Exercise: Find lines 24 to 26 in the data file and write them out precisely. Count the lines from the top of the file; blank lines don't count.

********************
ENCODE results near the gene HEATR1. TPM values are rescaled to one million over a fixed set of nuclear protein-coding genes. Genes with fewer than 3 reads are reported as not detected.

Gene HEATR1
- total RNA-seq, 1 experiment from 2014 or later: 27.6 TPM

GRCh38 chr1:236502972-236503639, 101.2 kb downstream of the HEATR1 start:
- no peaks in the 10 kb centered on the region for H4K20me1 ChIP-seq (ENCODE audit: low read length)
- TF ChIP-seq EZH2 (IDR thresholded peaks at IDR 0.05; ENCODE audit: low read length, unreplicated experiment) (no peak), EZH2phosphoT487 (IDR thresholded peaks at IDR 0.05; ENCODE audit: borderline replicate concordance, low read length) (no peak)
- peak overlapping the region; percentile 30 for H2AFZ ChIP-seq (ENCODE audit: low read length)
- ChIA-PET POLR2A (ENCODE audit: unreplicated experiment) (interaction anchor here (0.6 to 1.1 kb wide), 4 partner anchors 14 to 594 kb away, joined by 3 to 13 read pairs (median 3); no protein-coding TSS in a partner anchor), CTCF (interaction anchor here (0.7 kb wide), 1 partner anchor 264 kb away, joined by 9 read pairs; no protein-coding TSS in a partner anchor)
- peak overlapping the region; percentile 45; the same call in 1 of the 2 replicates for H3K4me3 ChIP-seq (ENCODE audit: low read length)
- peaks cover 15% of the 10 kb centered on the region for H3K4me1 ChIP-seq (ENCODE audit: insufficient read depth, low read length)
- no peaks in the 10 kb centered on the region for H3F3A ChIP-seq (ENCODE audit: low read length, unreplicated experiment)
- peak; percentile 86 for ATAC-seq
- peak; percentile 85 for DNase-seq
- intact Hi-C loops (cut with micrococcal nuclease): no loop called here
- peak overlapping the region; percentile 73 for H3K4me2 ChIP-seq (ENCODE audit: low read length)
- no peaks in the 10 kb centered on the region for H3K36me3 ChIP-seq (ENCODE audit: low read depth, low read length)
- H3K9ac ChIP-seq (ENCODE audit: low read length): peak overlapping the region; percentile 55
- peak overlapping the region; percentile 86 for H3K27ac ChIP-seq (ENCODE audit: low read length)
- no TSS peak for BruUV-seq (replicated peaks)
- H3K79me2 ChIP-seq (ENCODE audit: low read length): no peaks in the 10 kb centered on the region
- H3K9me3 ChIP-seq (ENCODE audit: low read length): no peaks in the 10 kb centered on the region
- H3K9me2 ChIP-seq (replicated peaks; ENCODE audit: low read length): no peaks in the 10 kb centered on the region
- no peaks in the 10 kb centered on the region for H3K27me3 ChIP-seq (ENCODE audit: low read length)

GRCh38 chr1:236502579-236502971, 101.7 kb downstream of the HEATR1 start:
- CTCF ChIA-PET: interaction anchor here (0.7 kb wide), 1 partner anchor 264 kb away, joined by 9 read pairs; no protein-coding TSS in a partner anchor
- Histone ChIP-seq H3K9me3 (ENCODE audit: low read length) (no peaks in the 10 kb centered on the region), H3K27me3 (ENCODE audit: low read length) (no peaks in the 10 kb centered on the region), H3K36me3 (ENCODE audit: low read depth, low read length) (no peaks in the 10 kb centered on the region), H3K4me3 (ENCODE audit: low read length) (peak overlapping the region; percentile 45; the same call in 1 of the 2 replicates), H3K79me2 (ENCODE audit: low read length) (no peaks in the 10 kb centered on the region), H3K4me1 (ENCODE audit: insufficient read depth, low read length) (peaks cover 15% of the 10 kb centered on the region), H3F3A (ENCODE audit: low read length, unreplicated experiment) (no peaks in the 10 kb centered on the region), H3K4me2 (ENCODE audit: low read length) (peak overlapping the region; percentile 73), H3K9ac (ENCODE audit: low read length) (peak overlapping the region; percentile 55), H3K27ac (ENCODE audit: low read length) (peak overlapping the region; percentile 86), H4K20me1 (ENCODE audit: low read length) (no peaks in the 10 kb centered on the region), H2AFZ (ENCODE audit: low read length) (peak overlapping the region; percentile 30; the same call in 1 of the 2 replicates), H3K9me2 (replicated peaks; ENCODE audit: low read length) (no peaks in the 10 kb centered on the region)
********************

GRCh38 chr1:236502579-236502971, 101.7 kb downstream of the HEATR1 start:
- CTCF ChIA-PET: interaction anchor here (0.7 kb wide), 1 partner anchor 264 kb away, joined by 9 read pairs; no protein-coding TSS in a partner anchor
- Histone ChIP-seq H3K9me3 (ENCODE audit: low read length) (no peaks in the 10 kb centered on the region), H3K27me3 (ENCODE audit: low read length) (no peaks in the 10 kb centered on the region), H3K36me3 (ENCODE audit: low read depth, low read length) (no peaks in the 10 kb centered on the region), H3K4me3 (ENCODE audit: low read length) (peak overlapping the region; percentile 45; the same call in 1 of the 2 replicates), H3K79me2 (ENCODE audit: low read length) (no peaks in the 10 kb centered on the region), H3K4me1 (ENCODE audit: insufficient read depth, low read length) (peaks cover 15% of the 10 kb centered on the region), H3F3A (ENCODE audit: low read length, unreplicated experiment) (no peaks in the 10 kb centered on the region), H3K4me2 (ENCODE audit: low read length) (peak overlapping the region; percentile 73), H3K9ac (ENCODE audit: low read length) (peak overlapping the region; percentile 55), H3K27ac (ENCODE audit: low read length) (peak overlapping the region; percentile 86), H4K20me1 (ENCODE audit: low read length) (no peaks in the 10 kb centered on the region), H2AFZ (ENCODE audit: low read length) (peak overlapping the region; percentile 30; the same call in 1 of the 2 replicates), H3K9me2 (replicated peaks; ENCODE audit: low read length) (no peaks in the 10 kb centered on the region)